Fifty training stations will be available in three classrooms within the Department of Clinical Research Informatics, Room 1C290, CRIS training headquarters. Classes will be offered from 7 a.m.-11 p.m. Some weekend classes will be available.

The Classes

Your job determines the types of classes you take. Most nurses, for example will need to complete three classes: Introduction to CRIS, Order Entry for Non-Prescribers, and Clinical Documentation with Medication Charting. Training for prescribers will be consolidated within one class.

Prescriber Training (3 hours): Required for physicians, physician assistants, nurse practitioners, nurse anesthetists, and dentists. This course covers the basics of CRIS, along with how to enter orders, act on orders, sign and verify orders, perform basic documentation, and print reports.

Introduction to CRIS (2 hours): Required for all staff except prescribers. This covers the basics, including orientation to the application screens; how to find patients and patient information; and how to review results, orders and clinical documentation.

Order Entry for Non-Prescribers (3 hours): Required for affiliate staff, which includes nurses, and ancillary staff who provide clinical care. This class covers how non-prescribers enter, modify, sign, verify, cancel, discontinue, hold, and suspend orders.

Clinical Documentation (2 hours): Required for nursing and other affiliate and ancillary staff who document clinical information in CRIS. This course covers how to enter, modify, and review clinical documentation.

Medication Charting (1 hour): Required for nurses and other staff who administer medications. The course covers how to view and document against medication and IV orders using a computerized medication administration worklist.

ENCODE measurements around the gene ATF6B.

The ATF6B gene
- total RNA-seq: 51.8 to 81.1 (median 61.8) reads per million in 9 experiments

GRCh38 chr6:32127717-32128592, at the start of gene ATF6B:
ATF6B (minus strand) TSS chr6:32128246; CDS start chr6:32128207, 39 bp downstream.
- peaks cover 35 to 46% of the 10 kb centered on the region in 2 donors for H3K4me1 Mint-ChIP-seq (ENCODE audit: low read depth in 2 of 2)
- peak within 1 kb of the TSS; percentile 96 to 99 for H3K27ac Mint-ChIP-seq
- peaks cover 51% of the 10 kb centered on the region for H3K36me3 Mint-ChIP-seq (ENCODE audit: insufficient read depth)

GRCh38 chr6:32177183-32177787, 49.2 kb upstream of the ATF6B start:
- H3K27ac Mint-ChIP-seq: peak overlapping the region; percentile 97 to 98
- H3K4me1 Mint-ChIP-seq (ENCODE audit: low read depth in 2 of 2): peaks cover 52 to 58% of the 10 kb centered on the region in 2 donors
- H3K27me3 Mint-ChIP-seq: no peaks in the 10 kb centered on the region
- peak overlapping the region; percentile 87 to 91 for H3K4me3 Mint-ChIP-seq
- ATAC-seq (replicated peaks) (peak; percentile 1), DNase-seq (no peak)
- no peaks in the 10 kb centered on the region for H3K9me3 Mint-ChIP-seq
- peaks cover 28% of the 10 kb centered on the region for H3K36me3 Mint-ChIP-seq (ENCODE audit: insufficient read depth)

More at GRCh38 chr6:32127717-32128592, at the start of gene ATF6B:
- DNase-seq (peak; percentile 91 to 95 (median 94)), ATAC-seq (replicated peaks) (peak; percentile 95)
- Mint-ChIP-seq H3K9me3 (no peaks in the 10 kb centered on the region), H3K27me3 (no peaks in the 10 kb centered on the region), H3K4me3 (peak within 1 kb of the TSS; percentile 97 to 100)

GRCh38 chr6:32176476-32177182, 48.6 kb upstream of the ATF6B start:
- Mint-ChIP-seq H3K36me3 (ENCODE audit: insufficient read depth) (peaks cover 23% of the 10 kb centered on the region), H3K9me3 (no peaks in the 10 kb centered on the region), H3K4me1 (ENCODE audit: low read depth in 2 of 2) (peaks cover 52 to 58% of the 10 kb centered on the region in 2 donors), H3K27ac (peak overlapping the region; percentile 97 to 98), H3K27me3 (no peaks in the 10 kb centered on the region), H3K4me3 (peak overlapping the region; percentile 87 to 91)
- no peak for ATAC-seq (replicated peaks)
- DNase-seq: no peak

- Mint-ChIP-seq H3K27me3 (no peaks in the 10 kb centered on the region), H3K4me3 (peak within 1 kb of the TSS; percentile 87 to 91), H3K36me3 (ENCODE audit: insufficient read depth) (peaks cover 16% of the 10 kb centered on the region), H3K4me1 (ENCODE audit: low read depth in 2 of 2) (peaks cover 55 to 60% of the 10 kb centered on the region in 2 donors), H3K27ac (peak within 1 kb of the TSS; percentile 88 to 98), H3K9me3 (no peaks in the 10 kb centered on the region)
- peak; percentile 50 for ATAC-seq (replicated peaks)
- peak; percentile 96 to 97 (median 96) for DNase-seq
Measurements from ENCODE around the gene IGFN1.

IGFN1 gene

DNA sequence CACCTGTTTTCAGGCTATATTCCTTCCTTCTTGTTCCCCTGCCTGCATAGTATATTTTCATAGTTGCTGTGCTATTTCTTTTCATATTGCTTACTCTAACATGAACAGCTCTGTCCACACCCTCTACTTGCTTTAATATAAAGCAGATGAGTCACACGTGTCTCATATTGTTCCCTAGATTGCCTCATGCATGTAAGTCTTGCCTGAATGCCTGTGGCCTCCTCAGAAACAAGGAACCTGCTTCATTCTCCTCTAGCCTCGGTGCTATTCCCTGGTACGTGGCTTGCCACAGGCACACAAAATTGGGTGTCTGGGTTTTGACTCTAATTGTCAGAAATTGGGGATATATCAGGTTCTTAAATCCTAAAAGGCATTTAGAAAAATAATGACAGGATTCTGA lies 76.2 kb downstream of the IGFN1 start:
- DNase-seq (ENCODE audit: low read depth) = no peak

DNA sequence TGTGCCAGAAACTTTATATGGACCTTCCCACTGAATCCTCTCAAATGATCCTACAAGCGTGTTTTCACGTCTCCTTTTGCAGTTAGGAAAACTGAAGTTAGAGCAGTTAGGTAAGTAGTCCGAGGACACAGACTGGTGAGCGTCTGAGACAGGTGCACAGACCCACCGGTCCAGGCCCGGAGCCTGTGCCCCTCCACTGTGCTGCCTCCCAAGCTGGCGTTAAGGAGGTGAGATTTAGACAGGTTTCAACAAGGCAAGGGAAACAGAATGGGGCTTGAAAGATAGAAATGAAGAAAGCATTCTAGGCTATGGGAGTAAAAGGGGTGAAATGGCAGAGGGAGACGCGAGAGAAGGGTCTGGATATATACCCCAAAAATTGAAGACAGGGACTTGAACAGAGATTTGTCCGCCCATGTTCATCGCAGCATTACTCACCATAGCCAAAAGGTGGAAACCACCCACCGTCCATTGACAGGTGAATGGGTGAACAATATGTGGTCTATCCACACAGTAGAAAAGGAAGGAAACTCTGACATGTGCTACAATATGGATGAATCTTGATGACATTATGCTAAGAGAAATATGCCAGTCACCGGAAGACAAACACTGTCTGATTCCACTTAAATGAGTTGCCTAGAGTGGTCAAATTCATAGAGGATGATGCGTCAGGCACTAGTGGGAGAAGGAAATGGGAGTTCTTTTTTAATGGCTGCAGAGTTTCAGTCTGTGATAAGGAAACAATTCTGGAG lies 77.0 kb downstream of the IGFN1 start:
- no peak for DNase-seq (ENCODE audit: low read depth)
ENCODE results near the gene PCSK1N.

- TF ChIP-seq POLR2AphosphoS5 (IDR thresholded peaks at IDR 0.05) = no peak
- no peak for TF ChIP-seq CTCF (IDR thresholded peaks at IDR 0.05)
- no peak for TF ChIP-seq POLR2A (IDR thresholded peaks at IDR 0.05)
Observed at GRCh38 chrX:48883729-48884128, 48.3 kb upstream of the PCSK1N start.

Superusers

Clinical Center department-based superusers will be key resources during CRIS implementation and during the first few months of its use. More than 160 superusers have been designated. They'll receive extensive training on CRIS and will have exceptional support from CRIS project staff. Identified by department heads and managers, superusers will act as the on-site first responders for each area's staff. Creating a specially trained cadre of superusers has been a successful strategy during many software application implementations, and CRIS superusers will ease the transition as we implement CRIS. Superuser training is set for early June, with follow-up sessions planned for late July.

How to register

Clinical Center staff, including superusers, will register for training through their managers. Managers will receive a list of staff members with registration requirements and class schedules.